If you’ve seen this week’s magazine, you’ll have seen, among the plugs for next week’s issue, a trailer for a comparison test between the new Porsche Panamera Diesel and the original, genre-defining diesel sports executive saloon in its latest guise – BMW’s 535d M Sport.
I’m not about to reveal the verdict. What I would like to share with the class, however, is something I learned on the drive out to Germany for the test. Something that I think is genuinely staggering.
It turns out that you can’t set the cruise control on a BMW for any faster than 110mph. UK drivers wouldn’t know that, but you might if you spent a lot of time on derestricted autobahns in Germany. At any rate, trust me: I tried setting the thing for 154mph, and it just wouldn’t let me.
Why? Because I was intrigued to find out how much capacity a 295bhp 535d would have in reserve at the big cruising speeds you can only maintain in the country where it’s made. And there’s an easy way to do that: find a stretch of derestricted road that’s empty and straight enough, get the car up to speed, set the cruise control, reset the fuel economy reader on the trip computer, and watch what happens next. It won’t give you a scientifically accurate figure, sure - but an indication’s interesting enough.
So, 154mph being out of the question, I settled for 110mph – a speed that’s almost boringly easy to hit, and to keep, in a car as quick as a 535d. I set the cruise control, reset the economy reader, and then managed to cruise for seven miles, climbing and falling, around bends and past trucks, wondering all the while when I’d have to brake.And when I did slow, the readout on the trip computer had settled at a frankly ridiculous 26.9mpg. 26.9mpg? That’s what you get out of a M3 if you tickle it along at 65!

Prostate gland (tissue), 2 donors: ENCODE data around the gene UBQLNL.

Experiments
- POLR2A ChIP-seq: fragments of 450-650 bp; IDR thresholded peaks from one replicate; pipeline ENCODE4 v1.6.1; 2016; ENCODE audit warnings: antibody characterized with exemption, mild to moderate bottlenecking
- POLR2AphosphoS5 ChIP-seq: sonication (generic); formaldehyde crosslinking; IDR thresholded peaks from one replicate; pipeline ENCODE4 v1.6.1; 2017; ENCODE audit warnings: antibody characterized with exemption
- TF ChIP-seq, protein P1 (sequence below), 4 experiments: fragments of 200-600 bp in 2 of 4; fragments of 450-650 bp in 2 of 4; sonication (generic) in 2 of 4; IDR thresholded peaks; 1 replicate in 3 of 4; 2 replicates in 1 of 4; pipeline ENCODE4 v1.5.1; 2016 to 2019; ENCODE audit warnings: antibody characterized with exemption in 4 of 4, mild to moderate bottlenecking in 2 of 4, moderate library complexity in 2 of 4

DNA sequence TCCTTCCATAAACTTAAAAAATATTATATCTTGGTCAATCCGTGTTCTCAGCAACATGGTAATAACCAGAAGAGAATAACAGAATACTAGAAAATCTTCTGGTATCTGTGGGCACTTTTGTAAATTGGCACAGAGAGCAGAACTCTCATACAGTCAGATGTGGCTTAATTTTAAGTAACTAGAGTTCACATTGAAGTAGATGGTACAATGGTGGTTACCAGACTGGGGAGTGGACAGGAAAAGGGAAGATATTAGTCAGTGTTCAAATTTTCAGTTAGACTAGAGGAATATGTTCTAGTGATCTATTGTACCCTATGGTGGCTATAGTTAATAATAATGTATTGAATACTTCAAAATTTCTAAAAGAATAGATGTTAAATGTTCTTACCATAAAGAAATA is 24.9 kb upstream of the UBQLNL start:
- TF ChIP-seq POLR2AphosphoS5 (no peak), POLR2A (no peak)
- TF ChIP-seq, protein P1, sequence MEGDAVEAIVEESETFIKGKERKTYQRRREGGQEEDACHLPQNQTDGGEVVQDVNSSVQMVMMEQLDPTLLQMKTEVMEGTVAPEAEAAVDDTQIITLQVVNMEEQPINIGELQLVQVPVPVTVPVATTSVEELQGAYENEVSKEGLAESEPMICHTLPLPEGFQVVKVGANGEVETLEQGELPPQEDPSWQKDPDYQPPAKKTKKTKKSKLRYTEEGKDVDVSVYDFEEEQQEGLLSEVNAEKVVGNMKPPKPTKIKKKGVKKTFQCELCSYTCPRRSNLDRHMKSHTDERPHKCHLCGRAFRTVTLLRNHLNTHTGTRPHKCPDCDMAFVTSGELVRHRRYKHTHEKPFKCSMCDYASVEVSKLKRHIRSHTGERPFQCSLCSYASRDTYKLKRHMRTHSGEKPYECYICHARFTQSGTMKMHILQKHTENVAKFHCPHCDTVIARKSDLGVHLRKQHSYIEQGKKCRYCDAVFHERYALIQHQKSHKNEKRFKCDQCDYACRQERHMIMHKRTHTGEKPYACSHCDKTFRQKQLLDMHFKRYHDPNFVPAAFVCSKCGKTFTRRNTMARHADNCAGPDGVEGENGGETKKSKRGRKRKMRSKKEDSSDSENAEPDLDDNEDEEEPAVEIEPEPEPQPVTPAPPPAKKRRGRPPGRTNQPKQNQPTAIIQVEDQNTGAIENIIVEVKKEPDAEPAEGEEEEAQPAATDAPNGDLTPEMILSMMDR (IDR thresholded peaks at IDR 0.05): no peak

Which is incredible, isn’t it? In theory, this car could travel 414 miles, in under four hours, on £98-worth of diesel. On the empty, derestricted motorways that only exist in the UK in my imagination, that’s London to Edinburgh, for a tenner less than a weekday train ticket, an hour quicker, without stopping at all, and driving your own 300-horsepower BMW saloon. Eat your heart out Branson.
As you can probably tell, I like this car. To me, it represents everything good about BMW at the moment: it’s got the most convincing blend of performance and efficiency of just about anything I can think of.
An XF might be a better all-rounder, but I bet it can’t pass the Virgin Trains East Coast Mainline test.